“Where are they burying everyone?” George asked gruffly, jarring the conversation back into motion.
“Some will be buried on the battle field – some Death Eaters and other unnamed bodies… Others will be transported to wherever their families desire,” Mr. Weasley told his son. He’d found out this information at the Ministry yesterday. Harry had overheard.
“Can’t anyone tell us what actually happened? Tell us about the battle? We weren’t all there!” Ginny snapped suddenly. It sounded as though she’d been holding in all her many questions every day since the final battle had ended. The entire room seemed to gaze around at one another, waiting for someone to answer. Ginny crossed her arms, refusing to allow her inquiries to go unanswered.
“Ginny, dear, I’m afraid it may not be something anyone is ready to relive again,” Mrs. Weasley tried, gently. But Harry couldn’t help feeling that Mrs. Weasley, in some way, for some reason, wanted them to be able to talk about it. Professor McGonagall decided to try and help.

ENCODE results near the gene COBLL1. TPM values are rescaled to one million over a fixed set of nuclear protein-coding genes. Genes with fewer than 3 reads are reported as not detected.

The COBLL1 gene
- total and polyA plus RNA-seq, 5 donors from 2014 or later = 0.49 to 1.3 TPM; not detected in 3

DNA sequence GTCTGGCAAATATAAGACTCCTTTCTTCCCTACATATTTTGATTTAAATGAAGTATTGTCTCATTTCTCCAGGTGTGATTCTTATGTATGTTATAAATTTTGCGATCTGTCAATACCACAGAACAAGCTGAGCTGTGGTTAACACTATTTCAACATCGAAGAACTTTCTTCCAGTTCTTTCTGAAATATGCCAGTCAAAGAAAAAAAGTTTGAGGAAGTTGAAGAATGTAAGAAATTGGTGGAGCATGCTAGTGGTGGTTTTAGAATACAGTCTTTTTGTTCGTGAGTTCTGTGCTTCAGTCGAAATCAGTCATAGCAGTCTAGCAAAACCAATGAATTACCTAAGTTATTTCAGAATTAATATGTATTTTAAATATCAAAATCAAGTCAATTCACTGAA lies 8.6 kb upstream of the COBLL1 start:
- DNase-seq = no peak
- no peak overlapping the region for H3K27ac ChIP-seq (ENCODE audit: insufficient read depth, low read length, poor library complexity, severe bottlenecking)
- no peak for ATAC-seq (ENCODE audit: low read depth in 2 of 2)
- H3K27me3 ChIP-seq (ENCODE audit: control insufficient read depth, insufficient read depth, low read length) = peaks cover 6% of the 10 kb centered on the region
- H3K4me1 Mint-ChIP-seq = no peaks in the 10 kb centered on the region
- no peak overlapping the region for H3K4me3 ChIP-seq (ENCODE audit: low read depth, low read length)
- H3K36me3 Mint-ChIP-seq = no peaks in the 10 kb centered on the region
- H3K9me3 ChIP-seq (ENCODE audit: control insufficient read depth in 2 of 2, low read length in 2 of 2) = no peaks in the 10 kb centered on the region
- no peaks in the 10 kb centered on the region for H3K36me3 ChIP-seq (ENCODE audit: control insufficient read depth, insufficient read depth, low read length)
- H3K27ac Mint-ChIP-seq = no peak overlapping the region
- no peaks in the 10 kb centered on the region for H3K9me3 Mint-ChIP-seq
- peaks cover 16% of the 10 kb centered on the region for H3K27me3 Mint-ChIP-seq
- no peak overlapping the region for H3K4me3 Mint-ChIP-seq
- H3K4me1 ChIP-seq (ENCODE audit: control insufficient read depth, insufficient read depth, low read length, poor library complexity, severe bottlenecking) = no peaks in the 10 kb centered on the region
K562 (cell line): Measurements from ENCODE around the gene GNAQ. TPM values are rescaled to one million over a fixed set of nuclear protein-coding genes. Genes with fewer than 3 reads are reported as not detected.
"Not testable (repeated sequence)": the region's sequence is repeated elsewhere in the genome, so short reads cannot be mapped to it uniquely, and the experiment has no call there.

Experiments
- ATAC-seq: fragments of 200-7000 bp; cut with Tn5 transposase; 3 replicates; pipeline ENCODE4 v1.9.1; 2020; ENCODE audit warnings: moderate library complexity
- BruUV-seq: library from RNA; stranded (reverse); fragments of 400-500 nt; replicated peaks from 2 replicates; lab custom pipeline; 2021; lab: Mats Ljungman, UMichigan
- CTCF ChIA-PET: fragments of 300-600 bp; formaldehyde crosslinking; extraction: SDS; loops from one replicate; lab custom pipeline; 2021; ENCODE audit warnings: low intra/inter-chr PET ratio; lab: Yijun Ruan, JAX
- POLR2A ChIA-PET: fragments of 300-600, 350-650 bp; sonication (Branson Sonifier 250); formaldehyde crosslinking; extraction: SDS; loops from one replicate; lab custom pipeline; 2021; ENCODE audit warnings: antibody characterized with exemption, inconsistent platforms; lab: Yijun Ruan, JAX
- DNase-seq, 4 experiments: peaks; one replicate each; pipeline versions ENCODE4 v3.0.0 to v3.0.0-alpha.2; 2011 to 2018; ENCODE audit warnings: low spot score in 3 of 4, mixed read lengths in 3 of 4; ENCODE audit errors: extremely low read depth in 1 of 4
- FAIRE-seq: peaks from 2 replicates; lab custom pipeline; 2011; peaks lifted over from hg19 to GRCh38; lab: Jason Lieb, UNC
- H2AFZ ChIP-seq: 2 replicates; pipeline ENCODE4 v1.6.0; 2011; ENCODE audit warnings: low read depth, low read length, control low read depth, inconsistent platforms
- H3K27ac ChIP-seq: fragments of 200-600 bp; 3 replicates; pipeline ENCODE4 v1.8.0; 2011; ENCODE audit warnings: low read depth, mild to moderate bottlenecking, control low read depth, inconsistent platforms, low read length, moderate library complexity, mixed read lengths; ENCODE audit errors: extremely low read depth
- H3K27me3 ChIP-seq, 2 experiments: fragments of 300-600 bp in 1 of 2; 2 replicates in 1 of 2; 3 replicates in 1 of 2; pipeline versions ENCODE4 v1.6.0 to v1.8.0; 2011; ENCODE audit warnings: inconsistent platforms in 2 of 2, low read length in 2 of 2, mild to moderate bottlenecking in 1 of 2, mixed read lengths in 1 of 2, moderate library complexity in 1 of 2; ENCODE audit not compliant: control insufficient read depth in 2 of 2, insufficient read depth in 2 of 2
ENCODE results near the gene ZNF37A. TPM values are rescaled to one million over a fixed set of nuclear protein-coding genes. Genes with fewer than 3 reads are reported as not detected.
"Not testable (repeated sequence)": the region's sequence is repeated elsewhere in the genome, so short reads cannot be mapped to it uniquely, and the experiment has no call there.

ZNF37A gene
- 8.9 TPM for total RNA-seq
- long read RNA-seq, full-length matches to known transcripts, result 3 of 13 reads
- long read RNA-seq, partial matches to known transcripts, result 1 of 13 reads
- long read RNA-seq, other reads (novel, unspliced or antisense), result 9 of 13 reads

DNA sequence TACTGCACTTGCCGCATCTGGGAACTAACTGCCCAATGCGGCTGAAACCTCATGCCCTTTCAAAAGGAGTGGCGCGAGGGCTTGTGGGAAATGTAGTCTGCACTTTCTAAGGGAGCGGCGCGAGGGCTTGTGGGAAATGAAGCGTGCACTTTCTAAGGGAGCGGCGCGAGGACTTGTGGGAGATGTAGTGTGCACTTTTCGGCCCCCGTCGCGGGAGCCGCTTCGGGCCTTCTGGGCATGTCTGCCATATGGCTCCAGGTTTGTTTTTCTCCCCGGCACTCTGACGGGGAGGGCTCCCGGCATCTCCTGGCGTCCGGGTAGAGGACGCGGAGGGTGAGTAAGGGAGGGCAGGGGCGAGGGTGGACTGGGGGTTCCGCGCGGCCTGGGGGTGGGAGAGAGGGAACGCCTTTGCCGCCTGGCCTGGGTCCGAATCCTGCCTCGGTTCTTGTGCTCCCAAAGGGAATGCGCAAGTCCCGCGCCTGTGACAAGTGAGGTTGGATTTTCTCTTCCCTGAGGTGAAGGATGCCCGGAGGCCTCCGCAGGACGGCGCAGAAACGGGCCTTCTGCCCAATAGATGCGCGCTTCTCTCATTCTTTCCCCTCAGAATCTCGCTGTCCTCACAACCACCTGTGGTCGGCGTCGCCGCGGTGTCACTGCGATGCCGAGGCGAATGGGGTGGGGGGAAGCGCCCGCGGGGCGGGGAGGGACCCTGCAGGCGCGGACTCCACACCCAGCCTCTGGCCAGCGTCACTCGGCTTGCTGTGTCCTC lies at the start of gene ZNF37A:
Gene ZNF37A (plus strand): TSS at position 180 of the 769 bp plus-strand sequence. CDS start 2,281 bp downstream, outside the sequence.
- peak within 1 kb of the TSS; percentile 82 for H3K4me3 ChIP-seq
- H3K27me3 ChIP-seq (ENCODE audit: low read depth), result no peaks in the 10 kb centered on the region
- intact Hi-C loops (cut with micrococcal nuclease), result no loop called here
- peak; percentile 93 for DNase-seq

“I believe, if I was informed correctly, that all the fighting finally came to a head down near the caves of Orudan. Voldemort had been hoping to spring an ambush. The Order found this to be their last option, and had to launch an offensive attack. If I am still correct, it seems the majority of the Order and Dumbledore’s Army held the Death Eaters for some hours, keeping them occupied so as to allow time for Harry to reach Voldemort. It was a necessity, of course, for Harry to meet Voldemort.
“But also, if my information is accurate, Ron and Hermione had followed Harry, as his faithful comrades, and the three of them together ended up facing Voldemort. It seems Voldemort and most of the Death Eaters were finally killed. A few escaped, but Aurors are currently still hunting them down. Thousands died – from the Order, from Dumbledore’s Army, and also many innocent bystanders, including many, many Muggles.” Professor McGonagall had tried her very best to objectively summarize the final battle. She had not been able to join the Order when the attack began. She had been off on another mission for the Order when she’d been called back. She had arrived just in time to survey the aftermath of the battle and help identify bodies.
No one spoke for a few minutes.